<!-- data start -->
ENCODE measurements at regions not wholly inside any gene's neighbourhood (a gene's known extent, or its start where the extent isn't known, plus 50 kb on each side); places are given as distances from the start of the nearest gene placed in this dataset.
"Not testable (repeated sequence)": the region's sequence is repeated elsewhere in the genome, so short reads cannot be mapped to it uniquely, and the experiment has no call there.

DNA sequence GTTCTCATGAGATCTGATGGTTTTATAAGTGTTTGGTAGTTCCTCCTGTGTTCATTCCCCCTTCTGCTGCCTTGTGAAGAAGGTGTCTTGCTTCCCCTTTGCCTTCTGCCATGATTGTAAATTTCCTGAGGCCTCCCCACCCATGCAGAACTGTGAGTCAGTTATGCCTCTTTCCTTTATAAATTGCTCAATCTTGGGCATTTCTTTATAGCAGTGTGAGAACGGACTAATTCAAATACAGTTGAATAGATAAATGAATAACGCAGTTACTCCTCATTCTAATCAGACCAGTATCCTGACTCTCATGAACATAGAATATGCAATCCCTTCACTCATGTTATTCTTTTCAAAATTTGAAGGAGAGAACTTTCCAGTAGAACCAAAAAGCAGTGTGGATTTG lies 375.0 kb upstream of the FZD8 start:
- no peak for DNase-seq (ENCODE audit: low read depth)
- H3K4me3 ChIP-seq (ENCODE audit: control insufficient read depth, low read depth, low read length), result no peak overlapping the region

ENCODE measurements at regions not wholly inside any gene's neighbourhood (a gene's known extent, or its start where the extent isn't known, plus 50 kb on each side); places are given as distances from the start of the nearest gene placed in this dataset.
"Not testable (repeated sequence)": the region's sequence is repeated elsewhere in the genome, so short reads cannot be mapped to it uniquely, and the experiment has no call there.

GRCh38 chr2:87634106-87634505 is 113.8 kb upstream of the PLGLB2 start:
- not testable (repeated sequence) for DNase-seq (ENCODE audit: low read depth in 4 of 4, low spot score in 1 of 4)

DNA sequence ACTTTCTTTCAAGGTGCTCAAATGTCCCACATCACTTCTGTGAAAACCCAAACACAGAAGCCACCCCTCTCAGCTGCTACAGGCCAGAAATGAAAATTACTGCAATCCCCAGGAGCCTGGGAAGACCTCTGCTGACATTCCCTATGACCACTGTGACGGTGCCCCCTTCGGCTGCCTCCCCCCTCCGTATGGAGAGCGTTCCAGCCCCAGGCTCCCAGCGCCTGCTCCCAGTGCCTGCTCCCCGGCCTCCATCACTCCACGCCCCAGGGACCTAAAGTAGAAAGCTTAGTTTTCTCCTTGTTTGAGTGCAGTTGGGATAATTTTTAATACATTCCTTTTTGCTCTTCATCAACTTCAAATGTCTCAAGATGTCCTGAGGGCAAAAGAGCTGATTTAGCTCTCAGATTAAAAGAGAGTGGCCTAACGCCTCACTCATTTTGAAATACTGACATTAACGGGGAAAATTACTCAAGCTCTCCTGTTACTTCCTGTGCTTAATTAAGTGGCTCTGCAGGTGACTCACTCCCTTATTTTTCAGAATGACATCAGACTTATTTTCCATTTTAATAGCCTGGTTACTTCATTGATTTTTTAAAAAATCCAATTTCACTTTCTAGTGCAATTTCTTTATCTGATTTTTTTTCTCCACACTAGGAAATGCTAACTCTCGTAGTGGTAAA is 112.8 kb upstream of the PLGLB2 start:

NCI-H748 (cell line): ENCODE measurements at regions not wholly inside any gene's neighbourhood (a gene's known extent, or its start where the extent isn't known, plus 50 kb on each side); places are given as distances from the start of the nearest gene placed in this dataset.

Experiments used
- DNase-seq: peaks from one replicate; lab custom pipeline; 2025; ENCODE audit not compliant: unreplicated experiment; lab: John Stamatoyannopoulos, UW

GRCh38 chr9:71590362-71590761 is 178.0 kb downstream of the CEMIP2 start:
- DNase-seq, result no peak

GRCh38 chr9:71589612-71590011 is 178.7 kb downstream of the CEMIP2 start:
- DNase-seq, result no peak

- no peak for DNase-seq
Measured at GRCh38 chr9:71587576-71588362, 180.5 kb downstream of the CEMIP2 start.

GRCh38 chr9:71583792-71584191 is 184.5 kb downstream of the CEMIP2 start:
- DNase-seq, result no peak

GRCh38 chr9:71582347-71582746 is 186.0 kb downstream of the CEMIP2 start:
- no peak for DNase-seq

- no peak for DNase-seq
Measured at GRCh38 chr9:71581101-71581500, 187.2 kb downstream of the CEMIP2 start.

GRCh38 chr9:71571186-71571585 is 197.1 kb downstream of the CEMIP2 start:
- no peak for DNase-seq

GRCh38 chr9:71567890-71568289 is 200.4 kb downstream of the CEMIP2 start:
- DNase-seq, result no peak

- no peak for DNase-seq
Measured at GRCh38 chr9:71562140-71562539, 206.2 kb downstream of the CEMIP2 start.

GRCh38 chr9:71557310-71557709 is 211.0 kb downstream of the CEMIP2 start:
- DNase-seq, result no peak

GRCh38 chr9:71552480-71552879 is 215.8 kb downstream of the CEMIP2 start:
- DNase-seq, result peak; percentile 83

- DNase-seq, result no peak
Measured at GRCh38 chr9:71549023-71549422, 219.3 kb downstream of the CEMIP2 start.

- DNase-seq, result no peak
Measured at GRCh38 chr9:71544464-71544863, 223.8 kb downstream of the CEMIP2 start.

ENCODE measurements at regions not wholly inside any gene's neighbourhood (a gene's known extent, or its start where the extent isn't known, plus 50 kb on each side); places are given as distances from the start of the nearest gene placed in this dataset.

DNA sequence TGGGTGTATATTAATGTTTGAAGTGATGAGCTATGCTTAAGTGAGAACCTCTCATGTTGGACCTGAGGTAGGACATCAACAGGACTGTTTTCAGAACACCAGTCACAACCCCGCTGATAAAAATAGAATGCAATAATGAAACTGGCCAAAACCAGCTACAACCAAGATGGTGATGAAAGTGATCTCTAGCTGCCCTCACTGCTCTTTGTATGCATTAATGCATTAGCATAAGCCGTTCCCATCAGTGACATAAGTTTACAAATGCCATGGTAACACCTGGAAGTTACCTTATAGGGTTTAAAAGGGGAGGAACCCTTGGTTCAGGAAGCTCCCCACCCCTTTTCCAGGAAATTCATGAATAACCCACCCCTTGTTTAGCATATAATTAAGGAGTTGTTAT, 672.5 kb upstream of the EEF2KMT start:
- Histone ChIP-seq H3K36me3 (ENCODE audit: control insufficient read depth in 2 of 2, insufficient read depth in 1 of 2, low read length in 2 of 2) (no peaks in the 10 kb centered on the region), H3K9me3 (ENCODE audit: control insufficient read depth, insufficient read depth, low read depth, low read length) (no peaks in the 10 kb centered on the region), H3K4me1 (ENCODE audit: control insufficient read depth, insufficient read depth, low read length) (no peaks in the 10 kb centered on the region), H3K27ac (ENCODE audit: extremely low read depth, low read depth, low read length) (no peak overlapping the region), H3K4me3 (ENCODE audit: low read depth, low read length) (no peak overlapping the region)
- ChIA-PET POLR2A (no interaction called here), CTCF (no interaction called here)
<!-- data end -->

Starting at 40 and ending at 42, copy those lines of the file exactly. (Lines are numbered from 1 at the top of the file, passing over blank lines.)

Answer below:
ENCODE measurements at regions not wholly inside any gene's neighbourhood (a gene's known extent, or its start where the extent isn't known, plus 50 kb on each side); places are given as distances from the start of the nearest gene placed in this dataset.

DNA sequence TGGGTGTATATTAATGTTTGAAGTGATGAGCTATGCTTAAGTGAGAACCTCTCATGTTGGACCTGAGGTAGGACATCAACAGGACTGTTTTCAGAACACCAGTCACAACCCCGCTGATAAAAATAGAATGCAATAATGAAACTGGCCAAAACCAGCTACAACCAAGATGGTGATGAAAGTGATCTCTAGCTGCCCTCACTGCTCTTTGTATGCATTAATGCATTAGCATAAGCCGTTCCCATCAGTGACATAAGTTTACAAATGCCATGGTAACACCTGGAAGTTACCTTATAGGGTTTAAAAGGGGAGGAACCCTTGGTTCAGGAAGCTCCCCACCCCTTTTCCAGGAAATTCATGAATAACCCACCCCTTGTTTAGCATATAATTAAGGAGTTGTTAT, 672.5 kb upstream of the EEF2KMT start:
- Histone ChIP-seq H3K36me3 (ENCODE audit: control insufficient read depth in 2 of 2, insufficient read depth in 1 of 2, low read length in 2 of 2) (no peaks in the 10 kb centered on the region), H3K9me3 (ENCODE audit: control insufficient read depth, insufficient read depth, low read depth, low read length) (no peaks in the 10 kb centered on the region), H3K4me1 (ENCODE audit: control insufficient read depth, insufficient read depth, low read length) (no peaks in the 10 kb centered on the region), H3K27ac (ENCODE audit: extremely low read depth, low read depth, low read length) (no peak overlapping the region), H3K4me3 (ENCODE audit: low read depth, low read length) (no peak overlapping the region)